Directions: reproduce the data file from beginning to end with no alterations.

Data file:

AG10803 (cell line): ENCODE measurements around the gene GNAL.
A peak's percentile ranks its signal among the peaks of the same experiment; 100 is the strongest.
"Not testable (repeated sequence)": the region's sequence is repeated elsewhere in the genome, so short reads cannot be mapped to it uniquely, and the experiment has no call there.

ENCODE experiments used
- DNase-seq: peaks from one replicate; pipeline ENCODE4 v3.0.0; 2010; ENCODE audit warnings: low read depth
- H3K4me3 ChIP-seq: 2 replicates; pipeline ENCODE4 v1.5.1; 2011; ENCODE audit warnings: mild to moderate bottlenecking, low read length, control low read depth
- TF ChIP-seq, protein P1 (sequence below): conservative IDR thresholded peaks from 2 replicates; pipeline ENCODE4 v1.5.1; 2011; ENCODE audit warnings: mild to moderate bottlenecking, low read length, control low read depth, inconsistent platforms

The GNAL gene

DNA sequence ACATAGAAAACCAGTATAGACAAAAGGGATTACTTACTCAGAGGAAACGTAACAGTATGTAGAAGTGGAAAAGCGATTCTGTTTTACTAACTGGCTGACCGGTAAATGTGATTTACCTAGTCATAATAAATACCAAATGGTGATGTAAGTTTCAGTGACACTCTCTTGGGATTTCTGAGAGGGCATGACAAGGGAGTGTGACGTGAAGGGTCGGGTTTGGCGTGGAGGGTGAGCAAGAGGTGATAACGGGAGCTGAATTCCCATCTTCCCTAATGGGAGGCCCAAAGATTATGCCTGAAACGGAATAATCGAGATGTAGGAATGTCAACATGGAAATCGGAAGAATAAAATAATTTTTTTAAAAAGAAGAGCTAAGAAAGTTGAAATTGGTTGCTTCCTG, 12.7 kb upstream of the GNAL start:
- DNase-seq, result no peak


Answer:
AG10803 (cell line): ENCODE measurements around the gene GNAL.
A peak's percentile ranks its signal among the peaks of the same experiment; 100 is the strongest.
"Not testable (repeated sequence)": the region's sequence is repeated elsewhere in the genome, so short reads cannot be mapped to it uniquely, and the experiment has no call there.

ENCODE experiments used
- DNase-seq: peaks from one replicate; pipeline ENCODE4 v3.0.0; 2010; ENCODE audit warnings: low read depth
- H3K4me3 ChIP-seq: 2 replicates; pipeline ENCODE4 v1.5.1; 2011; ENCODE audit warnings: mild to moderate bottlenecking, low read length, control low read depth
- TF ChIP-seq, protein P1 (sequence below): conservative IDR thresholded peaks from 2 replicates; pipeline ENCODE4 v1.5.1; 2011; ENCODE audit warnings: mild to moderate bottlenecking, low read length, control low read depth, inconsistent platforms

The GNAL gene

DNA sequence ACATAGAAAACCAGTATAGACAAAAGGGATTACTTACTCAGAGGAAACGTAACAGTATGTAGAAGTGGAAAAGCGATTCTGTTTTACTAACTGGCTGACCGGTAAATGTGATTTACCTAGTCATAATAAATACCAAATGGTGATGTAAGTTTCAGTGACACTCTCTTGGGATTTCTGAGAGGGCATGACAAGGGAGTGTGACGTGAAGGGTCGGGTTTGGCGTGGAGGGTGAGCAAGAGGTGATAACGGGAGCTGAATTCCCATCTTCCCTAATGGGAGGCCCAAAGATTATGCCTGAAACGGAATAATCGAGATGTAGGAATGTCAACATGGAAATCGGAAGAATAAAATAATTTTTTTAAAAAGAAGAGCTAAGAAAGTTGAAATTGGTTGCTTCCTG, 12.7 kb upstream of the GNAL start:
- DNase-seq, result no peak